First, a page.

In Canada, there are 5.2 million caregivers, many of whom also work full- or part-time. Meanwhile, the population is aging. Friesen said there are currently approximately 7.5 million seniors across the country. 

According to a report from the University of Alberta, caregivers of all ages are more likely to find it difficult to balance life responsibilities and may face higher levels of job insecurity. 

Challenges navigating the system, which has both private- and public-sector elements, are significant contributors to caregiver burnout. 

Friesen said employers are in a position to provide support to employees and help them address and avoid caregiver burnout. 

“Employee assistance programs are traditionally geared to young families and child support initiatives,” she said. “It’s just now that we’re starting to see a few sprinkles of elder care. We’re trying to bring information and resources to caregivers through their workplace EAP program.”

In addition to making internal policy changes, Laprade said changing the way caregiving is discussed in the workplace is also important. Creating a culture of openness, support and flexibility for those going through challenges can take some of the professional pressure off, helping caregivers let go of their guilt and find balance between their responsibilities. 

Laprade said support from her workplace made all the difference after her father’s death. 

“I remember missing a meeting once, just 100 per cent completely forgot, and the grace I was given was incredible,” she said. “Not every organization is like that. I remember leaving and six months later, I started tearing up a bit in a meeting and being brought into the office and told, you can’t cry at the office. Grief doesn’t choose whether you’re at the office or not and neither does caregiving. It doesn’t really care.”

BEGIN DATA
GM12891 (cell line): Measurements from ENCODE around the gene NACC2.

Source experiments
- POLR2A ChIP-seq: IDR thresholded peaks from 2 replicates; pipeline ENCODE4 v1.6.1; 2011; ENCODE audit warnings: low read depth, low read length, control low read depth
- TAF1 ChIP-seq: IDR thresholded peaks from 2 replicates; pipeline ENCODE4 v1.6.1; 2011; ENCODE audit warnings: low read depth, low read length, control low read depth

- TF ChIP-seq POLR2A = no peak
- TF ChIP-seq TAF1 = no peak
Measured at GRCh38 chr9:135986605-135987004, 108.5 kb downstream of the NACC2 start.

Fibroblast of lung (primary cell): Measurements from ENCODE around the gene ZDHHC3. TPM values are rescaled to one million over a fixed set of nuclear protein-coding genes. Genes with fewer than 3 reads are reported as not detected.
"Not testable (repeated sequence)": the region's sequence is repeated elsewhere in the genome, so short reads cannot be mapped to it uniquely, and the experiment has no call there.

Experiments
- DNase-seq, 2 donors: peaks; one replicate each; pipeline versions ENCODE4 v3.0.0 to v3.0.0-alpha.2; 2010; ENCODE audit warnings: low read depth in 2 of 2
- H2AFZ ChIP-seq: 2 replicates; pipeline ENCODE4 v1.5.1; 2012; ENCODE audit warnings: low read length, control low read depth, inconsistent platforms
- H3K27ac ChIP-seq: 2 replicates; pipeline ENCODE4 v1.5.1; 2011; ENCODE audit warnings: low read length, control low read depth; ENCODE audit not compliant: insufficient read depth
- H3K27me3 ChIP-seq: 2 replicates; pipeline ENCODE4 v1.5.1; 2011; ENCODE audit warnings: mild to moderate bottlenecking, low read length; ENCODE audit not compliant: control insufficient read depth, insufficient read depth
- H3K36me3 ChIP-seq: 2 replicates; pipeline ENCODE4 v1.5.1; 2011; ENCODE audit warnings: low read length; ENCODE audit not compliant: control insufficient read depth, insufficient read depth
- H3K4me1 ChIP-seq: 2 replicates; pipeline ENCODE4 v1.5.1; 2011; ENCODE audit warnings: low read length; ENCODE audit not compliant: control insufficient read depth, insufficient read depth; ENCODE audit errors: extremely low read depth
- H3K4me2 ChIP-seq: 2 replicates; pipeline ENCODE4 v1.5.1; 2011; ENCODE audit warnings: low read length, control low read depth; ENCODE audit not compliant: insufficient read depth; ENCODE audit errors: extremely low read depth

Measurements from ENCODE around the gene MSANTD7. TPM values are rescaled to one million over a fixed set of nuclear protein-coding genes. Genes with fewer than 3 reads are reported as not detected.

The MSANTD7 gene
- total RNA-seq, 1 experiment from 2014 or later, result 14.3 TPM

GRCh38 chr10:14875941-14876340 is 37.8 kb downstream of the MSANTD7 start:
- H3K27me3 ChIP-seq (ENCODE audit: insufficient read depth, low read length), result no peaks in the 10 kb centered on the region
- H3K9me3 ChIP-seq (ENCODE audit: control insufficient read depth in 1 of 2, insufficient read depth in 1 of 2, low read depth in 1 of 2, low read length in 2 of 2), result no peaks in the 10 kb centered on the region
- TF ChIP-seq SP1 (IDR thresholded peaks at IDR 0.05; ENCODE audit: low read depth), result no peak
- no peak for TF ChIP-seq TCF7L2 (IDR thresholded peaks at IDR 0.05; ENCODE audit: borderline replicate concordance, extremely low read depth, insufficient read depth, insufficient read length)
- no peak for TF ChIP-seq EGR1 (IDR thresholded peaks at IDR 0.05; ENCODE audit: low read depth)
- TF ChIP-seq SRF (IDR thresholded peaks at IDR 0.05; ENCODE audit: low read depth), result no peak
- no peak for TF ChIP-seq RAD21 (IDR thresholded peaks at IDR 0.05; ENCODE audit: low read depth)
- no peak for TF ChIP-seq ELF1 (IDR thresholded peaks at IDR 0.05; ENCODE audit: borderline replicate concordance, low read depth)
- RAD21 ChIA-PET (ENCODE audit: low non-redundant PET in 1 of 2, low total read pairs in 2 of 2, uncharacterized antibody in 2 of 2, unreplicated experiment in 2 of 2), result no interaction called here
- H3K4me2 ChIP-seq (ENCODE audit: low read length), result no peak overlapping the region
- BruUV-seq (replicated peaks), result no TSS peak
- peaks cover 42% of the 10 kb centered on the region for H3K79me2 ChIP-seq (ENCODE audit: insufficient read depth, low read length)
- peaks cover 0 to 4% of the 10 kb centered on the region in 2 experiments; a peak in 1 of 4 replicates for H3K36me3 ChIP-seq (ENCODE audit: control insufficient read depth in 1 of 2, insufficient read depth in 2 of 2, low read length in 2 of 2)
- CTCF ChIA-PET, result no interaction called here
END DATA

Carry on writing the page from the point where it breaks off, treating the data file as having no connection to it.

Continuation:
To mark Tea & Toast’s 10-year anniversary, Friesen is offering assistance directly to caregivers experiencing burnout. The CARES grant — which stands for Caregiver Assistance and Respite, Elder Support — will provide financial support to burnt-out caregivers, allowing them to take some time to focus on themselves and reset. 

“I wanted to make it well-known that there are other options to try to alleviate some of the burnout and teach caregivers to put the self-care piece in,” she said. “If they don’t take care of themselves and put their own oxygen mask on first, they can’t care for their loved ones. That’s a really hard pill to swallow.”

The grant is primarily aimed at those caring for seniors over the age of 65. Friesen said she’ll be considering exceptions. 

“Everybody’s mental health matters,” she said. “I’m trying to support caregivers, but I’m also trying to start the conversation. We talk a lot about burnout, but I’m trying to move this actionable item forward so that we can start addressing it and getting people out of the talking and into the rest and the relaxation and support them in that way.”